The staff team are highly committed to meeting the needs of all pupils, which is appreciated by parents. Pupils with special educational needs and/or disabilities (SEND) are fully included in all aspects of school life. Teachers ably adapt learning to enable pupils with SEND to learn what they need to make progress.

Teachers check on understanding, both while pupils are working and after they have finished. This helps pupils identify the strengths of their own work and what they need to improve on next time.

Pupils are very well behaved.

There is very little disruption to learning. They listen attentively and work hard. Routines and expectations are taught clearly right from the start of Reception.

Pupils have a good understanding of the school's values. They show these in the way they behave towards others. Pupils say that no one ever gets left out and that anyone would be welcome in their school.

They learn about a wide range of different ways of life and cultures. The curriculum is further enhanced by a range of after-school clubs.

Members of the senior leadership team work as a close group, with a shared vision.

Staff, including early career teachers, feel valued and supported. Governors know the school well. Staff and governors work together at the start of the year to review what has gone before and give all staff a shared understanding of what needs to happen next.

Leaders are aware of where the school needs to improve. For example, some parents feel communication could be stronger. As part of improving this, governors have a working group focused on parental engagement, and the school has introduced a replacement system to improve communication.


The arrangements for safeguarding are effective.

Staff are well trained and able to identify pupils who might be at risk of harm. They ensure that those pupils get the help they need quickly.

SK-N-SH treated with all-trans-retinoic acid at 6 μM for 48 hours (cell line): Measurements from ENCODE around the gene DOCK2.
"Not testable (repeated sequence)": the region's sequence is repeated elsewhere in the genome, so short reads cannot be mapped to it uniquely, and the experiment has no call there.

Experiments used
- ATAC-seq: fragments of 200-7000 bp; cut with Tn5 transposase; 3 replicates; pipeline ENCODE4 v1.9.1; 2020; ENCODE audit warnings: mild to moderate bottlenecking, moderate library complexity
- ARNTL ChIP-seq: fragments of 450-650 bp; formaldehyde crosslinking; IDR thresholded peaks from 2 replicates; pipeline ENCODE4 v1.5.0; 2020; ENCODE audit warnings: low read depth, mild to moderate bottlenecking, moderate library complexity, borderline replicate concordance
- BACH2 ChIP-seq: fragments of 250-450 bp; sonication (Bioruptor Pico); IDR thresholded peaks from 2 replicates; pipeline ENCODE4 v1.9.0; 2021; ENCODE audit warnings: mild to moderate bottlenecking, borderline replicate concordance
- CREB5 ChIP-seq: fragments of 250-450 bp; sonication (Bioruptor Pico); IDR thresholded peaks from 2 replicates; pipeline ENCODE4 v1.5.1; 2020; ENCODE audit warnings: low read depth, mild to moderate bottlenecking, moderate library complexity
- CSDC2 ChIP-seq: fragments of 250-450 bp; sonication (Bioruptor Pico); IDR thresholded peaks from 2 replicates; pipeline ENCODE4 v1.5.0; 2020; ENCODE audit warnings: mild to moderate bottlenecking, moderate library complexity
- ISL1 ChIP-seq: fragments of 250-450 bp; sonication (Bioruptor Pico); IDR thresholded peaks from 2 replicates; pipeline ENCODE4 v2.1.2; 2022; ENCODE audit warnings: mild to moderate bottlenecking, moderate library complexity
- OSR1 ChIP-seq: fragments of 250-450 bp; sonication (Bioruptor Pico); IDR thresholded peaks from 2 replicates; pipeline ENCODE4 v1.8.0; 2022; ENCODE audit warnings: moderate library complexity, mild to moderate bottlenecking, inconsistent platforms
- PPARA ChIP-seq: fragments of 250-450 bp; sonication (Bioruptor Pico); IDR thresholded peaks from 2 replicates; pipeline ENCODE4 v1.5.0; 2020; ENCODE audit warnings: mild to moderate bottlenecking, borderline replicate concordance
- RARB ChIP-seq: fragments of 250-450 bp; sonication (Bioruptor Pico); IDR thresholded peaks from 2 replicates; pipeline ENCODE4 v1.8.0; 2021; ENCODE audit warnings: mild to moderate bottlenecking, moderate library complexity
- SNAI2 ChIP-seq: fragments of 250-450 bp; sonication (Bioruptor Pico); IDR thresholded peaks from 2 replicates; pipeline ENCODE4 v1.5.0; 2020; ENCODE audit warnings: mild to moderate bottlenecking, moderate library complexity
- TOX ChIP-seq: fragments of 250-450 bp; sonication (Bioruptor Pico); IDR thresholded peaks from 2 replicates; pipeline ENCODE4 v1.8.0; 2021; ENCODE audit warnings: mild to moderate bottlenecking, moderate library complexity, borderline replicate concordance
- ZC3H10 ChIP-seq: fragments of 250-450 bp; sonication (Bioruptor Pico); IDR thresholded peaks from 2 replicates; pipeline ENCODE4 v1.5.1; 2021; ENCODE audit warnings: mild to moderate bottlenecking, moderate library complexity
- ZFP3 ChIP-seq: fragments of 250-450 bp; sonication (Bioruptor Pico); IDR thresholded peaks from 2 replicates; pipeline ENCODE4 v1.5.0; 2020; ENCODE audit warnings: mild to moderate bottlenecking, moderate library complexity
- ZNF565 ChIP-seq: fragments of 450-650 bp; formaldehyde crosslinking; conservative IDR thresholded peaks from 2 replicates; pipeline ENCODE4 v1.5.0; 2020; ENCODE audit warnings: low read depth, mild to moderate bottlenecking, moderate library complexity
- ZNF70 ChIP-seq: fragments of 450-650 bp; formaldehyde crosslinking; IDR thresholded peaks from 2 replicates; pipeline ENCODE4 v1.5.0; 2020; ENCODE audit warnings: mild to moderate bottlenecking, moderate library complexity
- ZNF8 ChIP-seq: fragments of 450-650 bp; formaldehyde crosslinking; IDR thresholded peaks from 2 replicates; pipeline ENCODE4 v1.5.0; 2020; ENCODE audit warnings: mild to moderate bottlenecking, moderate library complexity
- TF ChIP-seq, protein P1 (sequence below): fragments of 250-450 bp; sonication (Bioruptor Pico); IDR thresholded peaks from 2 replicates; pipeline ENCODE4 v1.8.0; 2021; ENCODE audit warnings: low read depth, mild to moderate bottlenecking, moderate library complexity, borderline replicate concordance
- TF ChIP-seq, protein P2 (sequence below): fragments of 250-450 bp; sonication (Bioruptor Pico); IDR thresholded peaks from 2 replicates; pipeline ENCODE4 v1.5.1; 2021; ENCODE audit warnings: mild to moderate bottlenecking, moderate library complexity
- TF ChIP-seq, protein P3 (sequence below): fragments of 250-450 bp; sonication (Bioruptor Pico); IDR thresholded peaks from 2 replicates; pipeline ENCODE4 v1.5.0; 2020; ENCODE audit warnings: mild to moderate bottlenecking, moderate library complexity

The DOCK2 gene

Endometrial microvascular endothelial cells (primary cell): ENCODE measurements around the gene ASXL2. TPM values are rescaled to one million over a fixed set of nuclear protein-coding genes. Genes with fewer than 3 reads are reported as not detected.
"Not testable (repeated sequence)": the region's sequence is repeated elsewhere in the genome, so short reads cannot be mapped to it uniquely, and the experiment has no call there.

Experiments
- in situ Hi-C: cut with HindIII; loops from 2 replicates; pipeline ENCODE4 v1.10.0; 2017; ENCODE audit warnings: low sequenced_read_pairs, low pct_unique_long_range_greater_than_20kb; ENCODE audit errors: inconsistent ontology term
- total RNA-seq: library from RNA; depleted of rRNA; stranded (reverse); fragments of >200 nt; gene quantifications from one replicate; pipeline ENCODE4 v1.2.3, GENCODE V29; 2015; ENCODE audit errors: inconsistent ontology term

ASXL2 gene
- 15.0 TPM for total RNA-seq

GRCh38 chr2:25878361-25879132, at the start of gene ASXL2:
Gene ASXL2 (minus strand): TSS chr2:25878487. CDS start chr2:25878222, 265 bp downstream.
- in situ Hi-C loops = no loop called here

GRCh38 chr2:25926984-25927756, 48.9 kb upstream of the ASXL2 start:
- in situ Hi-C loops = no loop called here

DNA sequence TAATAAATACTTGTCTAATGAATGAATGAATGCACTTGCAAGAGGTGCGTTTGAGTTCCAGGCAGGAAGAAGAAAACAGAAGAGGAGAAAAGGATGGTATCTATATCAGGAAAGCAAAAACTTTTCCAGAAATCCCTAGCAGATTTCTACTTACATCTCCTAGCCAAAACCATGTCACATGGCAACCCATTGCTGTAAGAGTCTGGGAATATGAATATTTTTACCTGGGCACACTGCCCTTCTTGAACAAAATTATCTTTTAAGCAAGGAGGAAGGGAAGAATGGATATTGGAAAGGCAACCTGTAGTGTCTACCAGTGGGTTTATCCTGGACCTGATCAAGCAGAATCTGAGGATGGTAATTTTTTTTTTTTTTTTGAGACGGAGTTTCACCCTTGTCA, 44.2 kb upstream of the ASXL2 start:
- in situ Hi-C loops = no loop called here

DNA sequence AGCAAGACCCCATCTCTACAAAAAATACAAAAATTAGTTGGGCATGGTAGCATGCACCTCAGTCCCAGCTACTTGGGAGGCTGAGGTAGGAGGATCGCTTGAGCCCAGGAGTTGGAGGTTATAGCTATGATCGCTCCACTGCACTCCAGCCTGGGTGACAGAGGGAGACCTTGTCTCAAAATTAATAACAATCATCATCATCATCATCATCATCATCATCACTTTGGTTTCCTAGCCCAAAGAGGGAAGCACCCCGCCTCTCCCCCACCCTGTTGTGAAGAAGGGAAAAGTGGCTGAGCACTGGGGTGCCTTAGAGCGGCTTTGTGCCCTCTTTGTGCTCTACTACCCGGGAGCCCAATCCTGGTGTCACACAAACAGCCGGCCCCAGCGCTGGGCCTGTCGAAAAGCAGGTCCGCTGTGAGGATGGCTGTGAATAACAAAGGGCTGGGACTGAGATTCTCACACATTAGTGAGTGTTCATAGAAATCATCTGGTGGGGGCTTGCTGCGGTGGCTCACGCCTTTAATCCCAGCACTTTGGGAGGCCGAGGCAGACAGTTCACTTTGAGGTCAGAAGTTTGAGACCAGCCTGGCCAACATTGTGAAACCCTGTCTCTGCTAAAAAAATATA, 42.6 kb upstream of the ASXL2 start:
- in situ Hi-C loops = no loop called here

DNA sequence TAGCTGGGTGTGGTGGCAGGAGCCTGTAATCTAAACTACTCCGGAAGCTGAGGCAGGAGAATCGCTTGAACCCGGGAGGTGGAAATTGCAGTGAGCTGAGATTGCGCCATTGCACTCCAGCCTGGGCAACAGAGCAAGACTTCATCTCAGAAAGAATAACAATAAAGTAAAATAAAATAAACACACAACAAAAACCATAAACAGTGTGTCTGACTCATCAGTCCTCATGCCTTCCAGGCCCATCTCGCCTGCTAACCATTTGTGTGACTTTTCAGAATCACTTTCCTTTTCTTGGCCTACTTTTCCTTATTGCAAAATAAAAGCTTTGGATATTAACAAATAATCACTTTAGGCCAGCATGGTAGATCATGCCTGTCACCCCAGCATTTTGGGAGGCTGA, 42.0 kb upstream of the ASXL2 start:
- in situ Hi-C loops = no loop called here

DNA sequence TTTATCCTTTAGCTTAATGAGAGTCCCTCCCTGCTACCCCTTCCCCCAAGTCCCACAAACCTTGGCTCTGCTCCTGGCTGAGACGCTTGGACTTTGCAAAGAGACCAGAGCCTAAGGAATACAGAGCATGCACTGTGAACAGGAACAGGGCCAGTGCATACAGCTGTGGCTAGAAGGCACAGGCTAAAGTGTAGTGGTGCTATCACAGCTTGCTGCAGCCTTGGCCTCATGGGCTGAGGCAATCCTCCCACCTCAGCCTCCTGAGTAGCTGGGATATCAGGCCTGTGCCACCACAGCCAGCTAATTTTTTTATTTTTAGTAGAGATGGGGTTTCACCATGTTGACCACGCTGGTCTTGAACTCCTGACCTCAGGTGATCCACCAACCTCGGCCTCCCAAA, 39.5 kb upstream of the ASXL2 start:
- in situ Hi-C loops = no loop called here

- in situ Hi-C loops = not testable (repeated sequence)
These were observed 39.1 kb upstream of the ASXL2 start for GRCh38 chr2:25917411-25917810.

Leaders work closely with parents and outside agencies as needed.

All appropriate checks are made on members of staff to ensure they are suitable to work in school. These checks are accurately recorded.

Safeguarding policies and practices follow the latest published guidance.

Pupils learn how to keep themselves safe, both online and when out and about. They are knowledgeable and have a good understanding of the risks they face when using online games.

What does the school need to do to improve?

(Information for the school and appropriate authority)

• Across the school, there are some differences in the implementation of how leaders expect reading to be practised. This means that when this is the case, pupils do not get good-quality rehearsal of the sounds they know. Leaders need to make sure that the recently introduced phonics programme is embedded throughout the whole school approach to teaching English.

• Some subject leaders are new to their role and/or have had limited opportunities due to the pandemic to work with colleagues. As a result, they do not know what their subject looks like through the school and how effectively it is taught. Senior leaders need to ensure that subject leaders have the time and guidance to develop their roles further and support teachers to implement the planned curriculum effectively.